Peromyscus leucopus (White-footed Mouse) use the 3-dimensional space of their habitat. We studied whether Cuterebra fontinella (Bot Fly) larvae affected rate of capture in traps set above ground compared to traps set on the ground in deciduous forests in Ohio and Georgia. Rates of infestation were nearly three-fold greater in Ohio than in Georgia. Infested animals were captured equally in traps on the ground and in traps 1.5 m above ground in Ohio, but were captured less frequently in traps on the ground than in traps 1.5 m above ground in Georgia. Sex of animals did not affect these results. Infested animals were not captured in traps 4.5 m above the ground in Georgia, suggesting a possible limit to use of vertical habitat space by infested mice.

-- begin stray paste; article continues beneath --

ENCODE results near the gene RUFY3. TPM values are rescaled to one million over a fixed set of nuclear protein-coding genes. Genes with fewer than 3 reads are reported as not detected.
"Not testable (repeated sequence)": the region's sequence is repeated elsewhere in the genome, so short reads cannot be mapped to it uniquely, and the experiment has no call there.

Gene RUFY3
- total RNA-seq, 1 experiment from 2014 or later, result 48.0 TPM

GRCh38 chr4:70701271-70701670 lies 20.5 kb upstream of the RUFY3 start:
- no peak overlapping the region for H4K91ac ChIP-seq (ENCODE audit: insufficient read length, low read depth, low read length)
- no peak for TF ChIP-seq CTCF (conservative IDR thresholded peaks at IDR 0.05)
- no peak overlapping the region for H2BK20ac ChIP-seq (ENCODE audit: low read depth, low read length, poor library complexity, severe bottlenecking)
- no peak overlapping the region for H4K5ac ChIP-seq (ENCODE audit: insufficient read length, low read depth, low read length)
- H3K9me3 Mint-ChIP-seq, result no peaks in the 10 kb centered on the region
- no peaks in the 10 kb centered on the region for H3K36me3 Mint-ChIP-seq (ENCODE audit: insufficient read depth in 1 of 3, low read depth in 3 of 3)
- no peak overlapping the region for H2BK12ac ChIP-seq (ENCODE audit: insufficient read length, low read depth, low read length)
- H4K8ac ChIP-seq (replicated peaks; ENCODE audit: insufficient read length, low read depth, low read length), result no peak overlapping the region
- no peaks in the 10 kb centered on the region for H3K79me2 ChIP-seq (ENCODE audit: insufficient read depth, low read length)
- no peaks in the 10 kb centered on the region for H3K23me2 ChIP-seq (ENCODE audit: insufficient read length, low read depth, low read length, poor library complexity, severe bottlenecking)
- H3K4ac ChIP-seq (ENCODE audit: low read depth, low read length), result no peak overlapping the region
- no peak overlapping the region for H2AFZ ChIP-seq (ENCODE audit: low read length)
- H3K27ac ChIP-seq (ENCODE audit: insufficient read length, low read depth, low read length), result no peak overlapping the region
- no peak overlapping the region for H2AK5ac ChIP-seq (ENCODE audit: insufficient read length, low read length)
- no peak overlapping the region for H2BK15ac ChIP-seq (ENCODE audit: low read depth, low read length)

Ondatra zibethicus (Muskrat) is one of the most widely distributed furbearers in eastern North America. Anecdotal evidence suggests that Muskrats are experiencing a regional decline in numbers, although little empirical evidence exists to support this claim. Our objectives were to document temporal trends in Muskrat harvest in eastern North America, and to use the relationship between harvest and pelt price to infer potential trends in regional Muskrat populations. Muskrat harvest has declined by approximately 75% since 1986 in eastern North America, despite a recent resurgence in pelt prices. Recent harvest rates showed little correlation (r2 = 0.355-0.559) with current or time-lagged pelt prices, despite large correlations (r2= 0.785-0.823) between pelt price and harvest from historic data (1948–1968). These results suggest that, at low harvest levels, there is only a weak correlation between harvest and pelt price. These results may be indicative of regional declines in Muskrat abundance, although future research is needed to substantiate this hypothesis.